Just behind them, the Red Bull driver drama played out further as Alexander Albon got the seat of Gasly after the summer break. But as we raced on lap 12, Albon was only up to 14th after starting 17th due to changing power units. He only overtook Verstappen and Raikkonen after their incident, as well as Ricciardo after he was clipped by Stroll. Meanwhile, Gasly was eliminated in Q1 on Saturday but he was up to eighth, gaining five places off of the start.

Vettel was struggling heavily on lap 16 with Hamilton close behind. To avoid the undercut, Vettel pitted for fresh Mediums. This allowed Hamilton to push and try to close the gap on Leclerc and potentially pull the over-cut on Vettel after Hamilton pitted.  

However, Vettel came out of the pits flying and outpaced Hamilton greatly, as well as Leclerc. Vettel was chopping seconds at a time out of Leclerc. By the time Leclerc pitted, Vettel was well under the time it takes to perform a pit stop, and when Leclerc came out of the pit lane, Vettel took the net lead of the Belgium Grand Prix on lap 22 before the Mercedes drivers pitted.

Leclerc was chopping away at Vettel’s lead with much fresher tires. By lap 27, Ferrari made what seemed to be the correct strategy call as they made Vettel let Leclerc by so the two cars did not lose time battling for the lead. Leclerc was then off into the distance and up by 1.6 seconds after a lap.

Vettel’s tires began falling off on lap 28 as Hamilton crept closer. Vettel wanted to make another stop, however Ferrari kept him out to hold Hamilton up from getting into striking distance of Leclerc for the lead.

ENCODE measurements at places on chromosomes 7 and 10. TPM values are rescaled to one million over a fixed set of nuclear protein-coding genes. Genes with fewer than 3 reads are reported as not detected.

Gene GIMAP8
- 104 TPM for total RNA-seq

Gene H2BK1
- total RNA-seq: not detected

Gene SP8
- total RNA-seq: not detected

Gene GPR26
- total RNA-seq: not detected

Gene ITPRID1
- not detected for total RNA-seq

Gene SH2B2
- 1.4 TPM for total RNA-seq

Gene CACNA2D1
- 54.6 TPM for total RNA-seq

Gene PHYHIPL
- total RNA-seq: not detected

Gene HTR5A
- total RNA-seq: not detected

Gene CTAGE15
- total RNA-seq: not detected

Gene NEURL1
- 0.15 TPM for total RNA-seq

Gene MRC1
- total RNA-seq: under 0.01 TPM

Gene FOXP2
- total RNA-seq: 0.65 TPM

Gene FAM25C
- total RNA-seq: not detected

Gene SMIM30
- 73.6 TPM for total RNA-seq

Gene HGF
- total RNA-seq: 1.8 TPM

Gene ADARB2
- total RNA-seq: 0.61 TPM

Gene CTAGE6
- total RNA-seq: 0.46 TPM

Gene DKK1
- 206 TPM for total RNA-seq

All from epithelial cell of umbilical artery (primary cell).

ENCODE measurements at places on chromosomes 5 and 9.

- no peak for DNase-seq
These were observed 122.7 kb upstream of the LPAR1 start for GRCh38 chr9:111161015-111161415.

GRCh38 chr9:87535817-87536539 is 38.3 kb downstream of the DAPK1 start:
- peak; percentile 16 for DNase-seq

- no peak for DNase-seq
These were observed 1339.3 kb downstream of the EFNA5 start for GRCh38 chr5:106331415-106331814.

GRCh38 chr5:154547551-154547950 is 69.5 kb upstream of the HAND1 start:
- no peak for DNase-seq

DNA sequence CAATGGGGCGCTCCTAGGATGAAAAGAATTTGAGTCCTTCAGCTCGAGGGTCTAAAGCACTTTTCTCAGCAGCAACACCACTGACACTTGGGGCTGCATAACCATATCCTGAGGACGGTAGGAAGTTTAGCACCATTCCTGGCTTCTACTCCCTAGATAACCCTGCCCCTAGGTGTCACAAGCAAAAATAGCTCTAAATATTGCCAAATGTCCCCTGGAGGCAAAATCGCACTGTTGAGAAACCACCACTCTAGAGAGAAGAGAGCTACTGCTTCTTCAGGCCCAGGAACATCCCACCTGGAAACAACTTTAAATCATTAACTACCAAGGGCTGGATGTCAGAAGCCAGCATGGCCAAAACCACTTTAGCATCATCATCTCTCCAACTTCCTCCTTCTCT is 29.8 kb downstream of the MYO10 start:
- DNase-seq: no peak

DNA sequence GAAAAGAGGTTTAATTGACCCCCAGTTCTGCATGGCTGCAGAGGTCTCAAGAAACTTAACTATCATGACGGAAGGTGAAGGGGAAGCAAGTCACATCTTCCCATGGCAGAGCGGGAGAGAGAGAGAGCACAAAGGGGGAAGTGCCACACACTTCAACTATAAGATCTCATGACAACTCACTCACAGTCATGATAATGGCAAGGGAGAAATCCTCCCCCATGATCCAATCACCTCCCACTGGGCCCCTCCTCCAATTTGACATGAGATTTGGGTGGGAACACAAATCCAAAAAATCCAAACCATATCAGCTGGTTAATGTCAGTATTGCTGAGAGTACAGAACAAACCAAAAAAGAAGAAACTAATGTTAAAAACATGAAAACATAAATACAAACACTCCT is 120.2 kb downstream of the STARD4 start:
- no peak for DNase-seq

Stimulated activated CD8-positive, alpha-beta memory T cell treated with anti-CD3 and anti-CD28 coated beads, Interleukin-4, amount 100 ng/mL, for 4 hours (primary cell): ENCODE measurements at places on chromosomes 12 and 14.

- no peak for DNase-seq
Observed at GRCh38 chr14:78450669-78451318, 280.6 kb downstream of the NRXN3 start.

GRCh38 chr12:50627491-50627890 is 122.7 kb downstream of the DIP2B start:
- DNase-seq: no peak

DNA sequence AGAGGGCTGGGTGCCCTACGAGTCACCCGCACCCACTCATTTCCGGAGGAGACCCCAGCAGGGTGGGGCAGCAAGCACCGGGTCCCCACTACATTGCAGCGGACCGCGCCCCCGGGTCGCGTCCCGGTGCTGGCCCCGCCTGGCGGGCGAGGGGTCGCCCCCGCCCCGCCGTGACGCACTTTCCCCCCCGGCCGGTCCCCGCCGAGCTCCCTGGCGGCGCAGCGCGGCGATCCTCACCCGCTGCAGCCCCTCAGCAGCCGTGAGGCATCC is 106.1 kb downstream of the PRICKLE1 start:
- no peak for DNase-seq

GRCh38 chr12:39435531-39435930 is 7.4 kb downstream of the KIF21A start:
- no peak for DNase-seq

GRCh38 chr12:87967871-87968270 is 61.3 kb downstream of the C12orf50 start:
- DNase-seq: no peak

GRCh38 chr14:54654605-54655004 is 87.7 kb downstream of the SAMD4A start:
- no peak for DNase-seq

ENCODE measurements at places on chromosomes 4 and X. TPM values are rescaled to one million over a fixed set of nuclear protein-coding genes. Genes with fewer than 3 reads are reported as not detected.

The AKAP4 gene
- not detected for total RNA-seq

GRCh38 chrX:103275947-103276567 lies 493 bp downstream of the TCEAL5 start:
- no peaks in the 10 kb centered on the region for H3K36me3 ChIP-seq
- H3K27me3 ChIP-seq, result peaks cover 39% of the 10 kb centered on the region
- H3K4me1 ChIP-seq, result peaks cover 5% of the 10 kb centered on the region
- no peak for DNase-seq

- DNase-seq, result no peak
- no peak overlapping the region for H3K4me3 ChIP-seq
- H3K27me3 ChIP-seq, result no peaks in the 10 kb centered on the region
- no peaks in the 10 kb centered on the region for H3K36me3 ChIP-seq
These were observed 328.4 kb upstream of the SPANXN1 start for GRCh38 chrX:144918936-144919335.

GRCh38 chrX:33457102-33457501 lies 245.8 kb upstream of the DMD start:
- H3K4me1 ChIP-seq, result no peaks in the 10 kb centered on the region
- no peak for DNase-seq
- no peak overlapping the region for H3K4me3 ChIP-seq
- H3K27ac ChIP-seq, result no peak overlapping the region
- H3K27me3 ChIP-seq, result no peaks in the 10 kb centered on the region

The battle for second was on. Hamilton made an attempt through the bus stop and had DRS down the long straight after Radillion and got past Vettel for second position. Vettel’s tires fell off enough to fall to fourth-placed Bottas before Ferrari pitted Vettel for fresh soft tires to make a run at the fastest lap and an outside shot of a podium if Bottas’ tires fell off by the end.

Albon pitted for soft tires and began to carve his way through the field. He went from 14th to ninth when he made a gutsy move on the outside of former Red Bull driver Ricciardo for eighth, sending the Red Bull garage into a cheer. It was a strong charge back by Albon in his Red Bull debut.

Leclerc was holding strong in the lead as Hamilton could not cut enough time out of his lead as we approached the final laps of the race. But then Hamilton picked up the pace. He cut the lead down to two seconds with two laps to go. The crowd was on their feet as we watched a young Leclerc, heart beating out of his chest, try to fend off Hamilton for the lead as we approached the final lap. Hamilton was not into DRS range after Raidillon, but Leclerc had DRS from the lapped cars. As the final lap winded down, Hamilton simply ran out of time.

Leclerc has been through so much this season: losing his engine while leading in Bahrain, crashing out of Baku qualifying, forcing him into a recovery drive. Getting the wrong end of the stick in strategy in Monaco to be eliminated in Q1. Being overtaken by Verstappen late in Austria for the win and crashing out of a crazy wet Germany race. Yet he persevered, finally finding the combination of speed and good fortune for both him and Ferrari to speed to his first career F1 victory in Belgium. It was also the first win for Ferrari since the US Grand Prix last season. 

A great drive in tribute by Leclerc to get his first win on the weekend that he lost one of his good friends. 

F1 returns in a week as the teams head to Italy to race in Monza.

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About Drew Mongiello

Drew Mongiello
South Shore Long Island born and raised. Syracuse University Alumni. Die Hard NASCAR follower since 2001 when he was six-years old. Caught the Formula One addiction in 2009. Currently covers Formula One with a sprinkle of Truck and XFinity Series recaps along the way. Passionate about writing, racing, and everything in between... Except for yogurt.